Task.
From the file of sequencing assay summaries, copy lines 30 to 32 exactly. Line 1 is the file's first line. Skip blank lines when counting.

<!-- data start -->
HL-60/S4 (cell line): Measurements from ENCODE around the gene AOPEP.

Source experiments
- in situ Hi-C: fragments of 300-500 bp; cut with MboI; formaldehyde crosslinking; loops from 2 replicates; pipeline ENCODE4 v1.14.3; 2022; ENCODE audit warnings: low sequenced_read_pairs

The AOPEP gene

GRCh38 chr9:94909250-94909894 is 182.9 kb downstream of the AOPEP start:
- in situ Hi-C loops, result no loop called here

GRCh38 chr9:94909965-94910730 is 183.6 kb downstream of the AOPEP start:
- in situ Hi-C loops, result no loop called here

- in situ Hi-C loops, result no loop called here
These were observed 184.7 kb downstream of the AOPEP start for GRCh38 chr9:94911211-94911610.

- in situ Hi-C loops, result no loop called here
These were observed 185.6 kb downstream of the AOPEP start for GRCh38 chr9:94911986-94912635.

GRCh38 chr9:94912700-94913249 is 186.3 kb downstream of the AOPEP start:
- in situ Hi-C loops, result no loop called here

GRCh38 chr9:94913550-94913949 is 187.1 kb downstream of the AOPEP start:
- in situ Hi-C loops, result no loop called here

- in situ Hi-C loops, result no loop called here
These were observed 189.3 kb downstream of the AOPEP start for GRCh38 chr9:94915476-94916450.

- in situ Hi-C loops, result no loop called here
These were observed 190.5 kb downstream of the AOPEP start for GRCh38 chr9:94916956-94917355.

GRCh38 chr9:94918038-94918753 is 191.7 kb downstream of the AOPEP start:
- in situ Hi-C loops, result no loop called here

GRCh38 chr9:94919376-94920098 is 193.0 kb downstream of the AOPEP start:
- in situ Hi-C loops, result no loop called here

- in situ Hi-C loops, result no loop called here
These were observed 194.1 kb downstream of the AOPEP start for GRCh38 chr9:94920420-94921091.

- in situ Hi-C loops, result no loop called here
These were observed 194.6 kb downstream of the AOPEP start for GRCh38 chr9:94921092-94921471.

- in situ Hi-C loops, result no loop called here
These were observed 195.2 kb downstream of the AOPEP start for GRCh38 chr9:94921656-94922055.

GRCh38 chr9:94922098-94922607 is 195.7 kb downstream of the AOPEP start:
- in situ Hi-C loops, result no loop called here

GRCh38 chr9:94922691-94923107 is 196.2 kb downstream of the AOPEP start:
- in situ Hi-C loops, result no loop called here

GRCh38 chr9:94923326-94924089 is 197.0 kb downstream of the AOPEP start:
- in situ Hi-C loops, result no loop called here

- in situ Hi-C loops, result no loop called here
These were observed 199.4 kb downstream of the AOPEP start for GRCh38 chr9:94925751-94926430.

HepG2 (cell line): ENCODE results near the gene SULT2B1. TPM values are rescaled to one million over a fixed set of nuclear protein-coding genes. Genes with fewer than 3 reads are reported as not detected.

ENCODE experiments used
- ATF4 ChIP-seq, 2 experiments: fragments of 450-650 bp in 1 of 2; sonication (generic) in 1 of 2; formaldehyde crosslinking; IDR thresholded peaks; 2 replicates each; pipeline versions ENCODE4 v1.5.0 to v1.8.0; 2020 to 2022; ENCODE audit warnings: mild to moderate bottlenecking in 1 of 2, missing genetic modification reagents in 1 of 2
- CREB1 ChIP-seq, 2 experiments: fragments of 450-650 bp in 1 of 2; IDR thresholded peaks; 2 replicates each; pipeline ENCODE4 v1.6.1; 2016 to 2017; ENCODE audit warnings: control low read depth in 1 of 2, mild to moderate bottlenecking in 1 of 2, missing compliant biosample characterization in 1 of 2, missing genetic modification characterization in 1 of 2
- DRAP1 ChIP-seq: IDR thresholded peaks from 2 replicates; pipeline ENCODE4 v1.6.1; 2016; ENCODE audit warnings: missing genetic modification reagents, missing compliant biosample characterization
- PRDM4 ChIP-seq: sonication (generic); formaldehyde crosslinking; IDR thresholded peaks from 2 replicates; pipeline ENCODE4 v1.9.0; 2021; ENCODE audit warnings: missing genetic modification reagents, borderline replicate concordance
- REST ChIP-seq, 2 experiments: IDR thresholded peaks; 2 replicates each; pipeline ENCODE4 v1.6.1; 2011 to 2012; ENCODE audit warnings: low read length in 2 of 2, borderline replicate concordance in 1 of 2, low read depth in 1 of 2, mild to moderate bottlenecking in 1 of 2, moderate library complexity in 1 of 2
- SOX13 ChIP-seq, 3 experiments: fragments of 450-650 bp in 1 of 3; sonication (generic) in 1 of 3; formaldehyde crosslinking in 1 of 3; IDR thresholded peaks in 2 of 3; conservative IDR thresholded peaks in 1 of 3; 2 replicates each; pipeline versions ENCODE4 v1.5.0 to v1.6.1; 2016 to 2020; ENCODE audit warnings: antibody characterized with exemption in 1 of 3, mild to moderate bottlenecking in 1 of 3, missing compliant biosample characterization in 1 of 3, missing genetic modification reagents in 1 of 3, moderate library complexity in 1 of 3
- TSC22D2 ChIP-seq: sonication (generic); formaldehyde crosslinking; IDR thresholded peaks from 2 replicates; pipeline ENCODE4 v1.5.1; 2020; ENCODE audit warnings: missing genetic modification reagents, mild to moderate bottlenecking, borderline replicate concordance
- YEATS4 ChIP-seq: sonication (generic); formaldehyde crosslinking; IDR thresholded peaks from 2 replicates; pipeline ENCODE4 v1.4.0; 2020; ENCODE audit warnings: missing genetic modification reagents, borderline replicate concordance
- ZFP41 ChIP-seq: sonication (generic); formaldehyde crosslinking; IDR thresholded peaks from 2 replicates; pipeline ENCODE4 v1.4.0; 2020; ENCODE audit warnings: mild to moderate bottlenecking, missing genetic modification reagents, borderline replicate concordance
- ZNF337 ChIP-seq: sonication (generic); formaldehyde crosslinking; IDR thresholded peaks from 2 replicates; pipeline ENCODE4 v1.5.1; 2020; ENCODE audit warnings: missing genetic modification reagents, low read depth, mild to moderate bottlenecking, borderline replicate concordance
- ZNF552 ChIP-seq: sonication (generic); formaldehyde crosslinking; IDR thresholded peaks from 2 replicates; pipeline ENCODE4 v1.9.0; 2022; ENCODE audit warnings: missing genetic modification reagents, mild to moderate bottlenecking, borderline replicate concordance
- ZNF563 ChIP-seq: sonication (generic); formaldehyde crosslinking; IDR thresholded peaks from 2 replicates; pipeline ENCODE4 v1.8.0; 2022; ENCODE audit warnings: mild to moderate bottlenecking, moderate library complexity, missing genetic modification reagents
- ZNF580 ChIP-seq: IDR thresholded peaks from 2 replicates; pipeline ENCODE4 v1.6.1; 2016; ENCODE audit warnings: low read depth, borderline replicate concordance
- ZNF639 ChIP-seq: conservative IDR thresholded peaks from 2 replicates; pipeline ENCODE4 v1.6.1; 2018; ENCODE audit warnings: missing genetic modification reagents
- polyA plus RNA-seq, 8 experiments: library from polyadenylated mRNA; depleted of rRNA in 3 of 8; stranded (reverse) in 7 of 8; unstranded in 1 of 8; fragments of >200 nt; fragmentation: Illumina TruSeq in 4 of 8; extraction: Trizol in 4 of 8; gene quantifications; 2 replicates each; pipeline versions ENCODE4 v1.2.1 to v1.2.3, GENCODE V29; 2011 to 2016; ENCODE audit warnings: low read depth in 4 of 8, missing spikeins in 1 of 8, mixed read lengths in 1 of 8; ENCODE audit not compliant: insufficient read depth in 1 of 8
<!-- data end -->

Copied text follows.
These were observed 195.2 kb downstream of the AOPEP start for GRCh38 chr9:94921656-94922055.

GRCh38 chr9:94922098-94922607 is 195.7 kb downstream of the AOPEP start:
- in situ Hi-C loops, result no loop called here